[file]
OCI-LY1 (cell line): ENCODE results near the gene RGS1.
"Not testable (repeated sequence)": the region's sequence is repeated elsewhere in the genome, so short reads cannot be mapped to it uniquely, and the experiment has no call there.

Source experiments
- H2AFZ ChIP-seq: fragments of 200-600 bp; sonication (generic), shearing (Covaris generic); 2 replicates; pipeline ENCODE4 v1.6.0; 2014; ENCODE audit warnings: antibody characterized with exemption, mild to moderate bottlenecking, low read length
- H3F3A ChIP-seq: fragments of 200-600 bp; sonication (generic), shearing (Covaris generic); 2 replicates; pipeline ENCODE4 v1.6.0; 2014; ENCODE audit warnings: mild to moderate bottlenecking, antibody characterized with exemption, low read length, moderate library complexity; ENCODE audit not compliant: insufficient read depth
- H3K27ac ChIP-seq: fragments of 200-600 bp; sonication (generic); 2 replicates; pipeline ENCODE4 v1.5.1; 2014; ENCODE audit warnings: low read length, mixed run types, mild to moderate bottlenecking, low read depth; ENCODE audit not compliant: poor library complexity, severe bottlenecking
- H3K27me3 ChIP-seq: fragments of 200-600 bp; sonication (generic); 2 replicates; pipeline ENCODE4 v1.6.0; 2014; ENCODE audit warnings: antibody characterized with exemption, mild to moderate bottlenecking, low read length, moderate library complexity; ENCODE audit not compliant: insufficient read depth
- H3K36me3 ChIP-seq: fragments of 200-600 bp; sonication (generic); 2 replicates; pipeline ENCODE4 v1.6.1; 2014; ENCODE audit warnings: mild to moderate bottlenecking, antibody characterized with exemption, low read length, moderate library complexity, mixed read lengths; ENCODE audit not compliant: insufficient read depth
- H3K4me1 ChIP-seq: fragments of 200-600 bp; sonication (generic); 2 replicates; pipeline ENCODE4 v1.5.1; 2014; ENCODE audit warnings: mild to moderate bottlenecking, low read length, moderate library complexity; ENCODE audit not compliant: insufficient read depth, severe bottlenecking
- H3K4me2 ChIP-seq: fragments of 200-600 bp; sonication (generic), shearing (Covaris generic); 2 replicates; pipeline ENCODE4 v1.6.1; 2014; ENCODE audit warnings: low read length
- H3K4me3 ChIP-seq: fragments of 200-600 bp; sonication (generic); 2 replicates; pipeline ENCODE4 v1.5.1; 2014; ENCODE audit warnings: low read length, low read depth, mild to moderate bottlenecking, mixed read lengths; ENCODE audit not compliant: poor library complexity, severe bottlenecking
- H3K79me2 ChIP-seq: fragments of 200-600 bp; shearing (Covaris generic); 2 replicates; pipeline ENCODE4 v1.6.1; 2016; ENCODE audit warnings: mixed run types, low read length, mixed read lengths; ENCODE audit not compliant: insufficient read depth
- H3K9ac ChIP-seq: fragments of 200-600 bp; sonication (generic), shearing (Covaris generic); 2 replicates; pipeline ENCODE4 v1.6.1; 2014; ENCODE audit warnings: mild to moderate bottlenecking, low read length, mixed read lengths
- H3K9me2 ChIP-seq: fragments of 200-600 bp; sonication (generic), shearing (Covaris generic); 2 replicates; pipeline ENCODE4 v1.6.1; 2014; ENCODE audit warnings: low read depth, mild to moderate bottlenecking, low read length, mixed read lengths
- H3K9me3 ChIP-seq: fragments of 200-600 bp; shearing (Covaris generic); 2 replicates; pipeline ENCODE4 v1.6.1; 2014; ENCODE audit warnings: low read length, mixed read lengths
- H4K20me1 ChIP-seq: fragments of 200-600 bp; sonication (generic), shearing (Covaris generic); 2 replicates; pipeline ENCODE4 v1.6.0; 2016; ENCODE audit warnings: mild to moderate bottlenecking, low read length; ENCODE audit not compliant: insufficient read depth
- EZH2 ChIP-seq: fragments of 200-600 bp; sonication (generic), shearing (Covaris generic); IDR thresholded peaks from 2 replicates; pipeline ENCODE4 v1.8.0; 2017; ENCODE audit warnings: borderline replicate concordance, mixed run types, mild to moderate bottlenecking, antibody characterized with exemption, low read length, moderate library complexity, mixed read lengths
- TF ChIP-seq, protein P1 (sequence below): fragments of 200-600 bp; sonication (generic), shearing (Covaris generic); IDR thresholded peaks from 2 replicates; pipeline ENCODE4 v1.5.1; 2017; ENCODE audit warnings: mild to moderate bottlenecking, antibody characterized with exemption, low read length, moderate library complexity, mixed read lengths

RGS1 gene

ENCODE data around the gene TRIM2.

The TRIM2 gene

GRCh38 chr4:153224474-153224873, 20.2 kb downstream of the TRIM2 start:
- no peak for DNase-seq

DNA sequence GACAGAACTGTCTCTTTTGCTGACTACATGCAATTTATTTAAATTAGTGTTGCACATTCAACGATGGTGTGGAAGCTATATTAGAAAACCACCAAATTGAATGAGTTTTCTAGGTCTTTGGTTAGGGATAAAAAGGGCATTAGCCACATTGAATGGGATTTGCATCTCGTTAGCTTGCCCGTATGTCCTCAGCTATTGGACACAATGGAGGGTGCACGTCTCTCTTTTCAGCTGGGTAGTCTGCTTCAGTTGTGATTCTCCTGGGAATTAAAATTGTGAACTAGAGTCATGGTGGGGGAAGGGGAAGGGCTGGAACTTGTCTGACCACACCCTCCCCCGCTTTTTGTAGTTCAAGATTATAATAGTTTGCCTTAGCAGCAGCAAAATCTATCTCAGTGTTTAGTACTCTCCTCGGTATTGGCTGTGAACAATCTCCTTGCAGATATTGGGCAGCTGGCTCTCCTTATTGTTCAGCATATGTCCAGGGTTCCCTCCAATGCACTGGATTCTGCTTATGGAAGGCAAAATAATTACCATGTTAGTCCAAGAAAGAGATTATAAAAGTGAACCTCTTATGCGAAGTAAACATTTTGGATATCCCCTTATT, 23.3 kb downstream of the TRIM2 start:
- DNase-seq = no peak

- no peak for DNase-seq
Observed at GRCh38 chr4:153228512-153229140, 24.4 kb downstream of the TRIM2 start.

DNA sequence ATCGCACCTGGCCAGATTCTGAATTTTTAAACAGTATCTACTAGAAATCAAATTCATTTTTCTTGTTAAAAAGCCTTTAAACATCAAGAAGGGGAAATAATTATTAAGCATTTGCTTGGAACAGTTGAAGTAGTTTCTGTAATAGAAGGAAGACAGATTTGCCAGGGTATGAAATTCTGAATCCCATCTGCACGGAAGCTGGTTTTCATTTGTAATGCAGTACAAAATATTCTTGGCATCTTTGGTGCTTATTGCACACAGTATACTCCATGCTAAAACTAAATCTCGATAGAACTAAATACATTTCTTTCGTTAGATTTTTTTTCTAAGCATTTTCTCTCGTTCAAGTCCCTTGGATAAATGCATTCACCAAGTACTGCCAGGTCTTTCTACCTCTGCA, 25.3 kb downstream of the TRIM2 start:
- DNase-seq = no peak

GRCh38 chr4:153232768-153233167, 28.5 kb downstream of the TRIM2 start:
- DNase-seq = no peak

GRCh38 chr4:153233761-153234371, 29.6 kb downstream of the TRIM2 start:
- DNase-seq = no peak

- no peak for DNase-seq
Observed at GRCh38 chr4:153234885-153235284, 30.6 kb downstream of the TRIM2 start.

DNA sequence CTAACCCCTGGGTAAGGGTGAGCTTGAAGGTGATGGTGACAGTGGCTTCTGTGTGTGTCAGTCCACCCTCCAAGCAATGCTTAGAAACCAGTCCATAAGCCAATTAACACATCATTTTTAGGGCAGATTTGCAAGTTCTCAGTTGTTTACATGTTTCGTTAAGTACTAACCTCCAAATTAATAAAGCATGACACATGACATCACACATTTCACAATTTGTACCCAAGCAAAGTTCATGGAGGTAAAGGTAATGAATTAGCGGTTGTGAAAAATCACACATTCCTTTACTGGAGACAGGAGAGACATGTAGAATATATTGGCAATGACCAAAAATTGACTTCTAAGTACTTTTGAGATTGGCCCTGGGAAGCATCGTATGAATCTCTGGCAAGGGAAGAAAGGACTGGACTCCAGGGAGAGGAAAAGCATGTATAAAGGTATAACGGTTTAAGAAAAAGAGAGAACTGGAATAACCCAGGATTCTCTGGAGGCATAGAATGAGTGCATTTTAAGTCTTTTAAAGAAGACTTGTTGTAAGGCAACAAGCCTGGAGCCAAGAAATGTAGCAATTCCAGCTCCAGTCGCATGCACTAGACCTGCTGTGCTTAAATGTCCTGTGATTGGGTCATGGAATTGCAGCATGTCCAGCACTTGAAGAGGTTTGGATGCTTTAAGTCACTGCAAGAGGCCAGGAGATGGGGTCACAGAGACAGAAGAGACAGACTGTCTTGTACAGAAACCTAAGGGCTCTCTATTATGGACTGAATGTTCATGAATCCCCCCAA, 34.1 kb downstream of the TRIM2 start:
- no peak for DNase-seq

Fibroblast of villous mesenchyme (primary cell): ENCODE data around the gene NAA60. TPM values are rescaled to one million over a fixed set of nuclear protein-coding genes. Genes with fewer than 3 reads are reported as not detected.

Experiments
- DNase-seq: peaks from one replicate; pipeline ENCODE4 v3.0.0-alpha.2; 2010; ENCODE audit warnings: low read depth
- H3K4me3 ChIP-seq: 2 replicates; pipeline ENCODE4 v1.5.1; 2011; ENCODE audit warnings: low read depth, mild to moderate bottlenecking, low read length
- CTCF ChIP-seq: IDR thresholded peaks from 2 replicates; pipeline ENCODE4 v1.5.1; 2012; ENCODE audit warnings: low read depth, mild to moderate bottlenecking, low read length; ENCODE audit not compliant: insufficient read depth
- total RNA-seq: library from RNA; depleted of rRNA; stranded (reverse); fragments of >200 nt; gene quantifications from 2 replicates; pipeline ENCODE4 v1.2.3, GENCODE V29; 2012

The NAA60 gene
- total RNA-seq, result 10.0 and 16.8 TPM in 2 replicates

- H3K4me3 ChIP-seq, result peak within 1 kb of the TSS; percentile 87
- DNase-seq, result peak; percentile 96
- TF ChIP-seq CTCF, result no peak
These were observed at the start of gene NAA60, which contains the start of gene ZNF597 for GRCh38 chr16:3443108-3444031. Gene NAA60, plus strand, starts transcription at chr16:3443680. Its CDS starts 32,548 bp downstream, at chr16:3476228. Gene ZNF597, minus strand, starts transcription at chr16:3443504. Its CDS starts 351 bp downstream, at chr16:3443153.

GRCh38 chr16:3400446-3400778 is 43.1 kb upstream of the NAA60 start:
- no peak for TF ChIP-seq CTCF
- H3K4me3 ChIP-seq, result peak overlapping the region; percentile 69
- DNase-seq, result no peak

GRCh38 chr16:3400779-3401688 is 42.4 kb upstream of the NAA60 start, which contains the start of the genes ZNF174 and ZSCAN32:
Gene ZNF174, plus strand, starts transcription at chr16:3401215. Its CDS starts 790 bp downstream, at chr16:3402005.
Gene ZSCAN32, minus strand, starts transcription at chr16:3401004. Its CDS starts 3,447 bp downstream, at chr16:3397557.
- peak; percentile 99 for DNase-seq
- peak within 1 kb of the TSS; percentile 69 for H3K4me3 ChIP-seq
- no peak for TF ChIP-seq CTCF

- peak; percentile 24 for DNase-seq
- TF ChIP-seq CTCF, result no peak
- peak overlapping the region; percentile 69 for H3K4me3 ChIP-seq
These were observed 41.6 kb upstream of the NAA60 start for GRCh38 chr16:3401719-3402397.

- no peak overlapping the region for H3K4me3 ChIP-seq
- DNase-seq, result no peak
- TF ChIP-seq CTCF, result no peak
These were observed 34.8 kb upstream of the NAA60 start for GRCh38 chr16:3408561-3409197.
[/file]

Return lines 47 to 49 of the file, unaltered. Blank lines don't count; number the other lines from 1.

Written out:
- DNase-seq, result peak; percentile 96
- TF ChIP-seq CTCF, result no peak
These were observed at the start of gene NAA60, which contains the start of gene ZNF597 for GRCh38 chr16:3443108-3444031. Gene NAA60, plus strand, starts transcription at chr16:3443680. Its CDS starts 32,548 bp downstream, at chr16:3476228. Gene ZNF597, minus strand, starts transcription at chr16:3443504. Its CDS starts 351 bp downstream, at chr16:3443153.